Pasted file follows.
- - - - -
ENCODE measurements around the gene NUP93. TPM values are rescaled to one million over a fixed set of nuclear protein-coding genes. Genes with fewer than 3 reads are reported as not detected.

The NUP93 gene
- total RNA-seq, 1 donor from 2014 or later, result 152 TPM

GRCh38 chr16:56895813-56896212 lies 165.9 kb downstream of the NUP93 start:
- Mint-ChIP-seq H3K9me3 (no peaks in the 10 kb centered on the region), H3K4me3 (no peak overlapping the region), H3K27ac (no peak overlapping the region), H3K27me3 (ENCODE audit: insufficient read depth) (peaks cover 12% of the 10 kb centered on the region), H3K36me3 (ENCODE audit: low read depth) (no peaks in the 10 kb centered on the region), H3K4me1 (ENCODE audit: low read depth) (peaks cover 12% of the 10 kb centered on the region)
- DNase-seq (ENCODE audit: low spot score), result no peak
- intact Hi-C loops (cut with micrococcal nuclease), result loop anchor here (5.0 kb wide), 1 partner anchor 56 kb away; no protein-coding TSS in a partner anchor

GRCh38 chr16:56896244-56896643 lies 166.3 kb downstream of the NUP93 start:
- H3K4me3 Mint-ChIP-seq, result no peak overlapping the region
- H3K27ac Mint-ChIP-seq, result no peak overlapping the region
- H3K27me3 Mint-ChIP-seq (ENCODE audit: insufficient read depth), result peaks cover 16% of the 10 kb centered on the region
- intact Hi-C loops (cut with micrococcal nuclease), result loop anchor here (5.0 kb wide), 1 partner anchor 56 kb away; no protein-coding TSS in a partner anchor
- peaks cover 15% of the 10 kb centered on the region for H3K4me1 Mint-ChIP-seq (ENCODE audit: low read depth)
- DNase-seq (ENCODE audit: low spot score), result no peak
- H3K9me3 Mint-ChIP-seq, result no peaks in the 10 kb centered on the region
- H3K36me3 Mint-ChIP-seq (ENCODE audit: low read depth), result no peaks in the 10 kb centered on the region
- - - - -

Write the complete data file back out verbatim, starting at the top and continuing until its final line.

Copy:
ENCODE measurements around the gene NUP93. TPM values are rescaled to one million over a fixed set of nuclear protein-coding genes. Genes with fewer than 3 reads are reported as not detected.

The NUP93 gene
- total RNA-seq, 1 donor from 2014 or later, result 152 TPM

GRCh38 chr16:56895813-56896212 lies 165.9 kb downstream of the NUP93 start:
- Mint-ChIP-seq H3K9me3 (no peaks in the 10 kb centered on the region), H3K4me3 (no peak overlapping the region), H3K27ac (no peak overlapping the region), H3K27me3 (ENCODE audit: insufficient read depth) (peaks cover 12% of the 10 kb centered on the region), H3K36me3 (ENCODE audit: low read depth) (no peaks in the 10 kb centered on the region), H3K4me1 (ENCODE audit: low read depth) (peaks cover 12% of the 10 kb centered on the region)
- DNase-seq (ENCODE audit: low spot score), result no peak
- intact Hi-C loops (cut with micrococcal nuclease), result loop anchor here (5.0 kb wide), 1 partner anchor 56 kb away; no protein-coding TSS in a partner anchor

GRCh38 chr16:56896244-56896643 lies 166.3 kb downstream of the NUP93 start:
- H3K4me3 Mint-ChIP-seq, result no peak overlapping the region
- H3K27ac Mint-ChIP-seq, result no peak overlapping the region
- H3K27me3 Mint-ChIP-seq (ENCODE audit: insufficient read depth), result peaks cover 16% of the 10 kb centered on the region
- intact Hi-C loops (cut with micrococcal nuclease), result loop anchor here (5.0 kb wide), 1 partner anchor 56 kb away; no protein-coding TSS in a partner anchor
- peaks cover 15% of the 10 kb centered on the region for H3K4me1 Mint-ChIP-seq (ENCODE audit: low read depth)
- DNase-seq (ENCODE audit: low spot score), result no peak
- H3K9me3 Mint-ChIP-seq, result no peaks in the 10 kb centered on the region
- H3K36me3 Mint-ChIP-seq (ENCODE audit: low read depth), result no peaks in the 10 kb centered on the region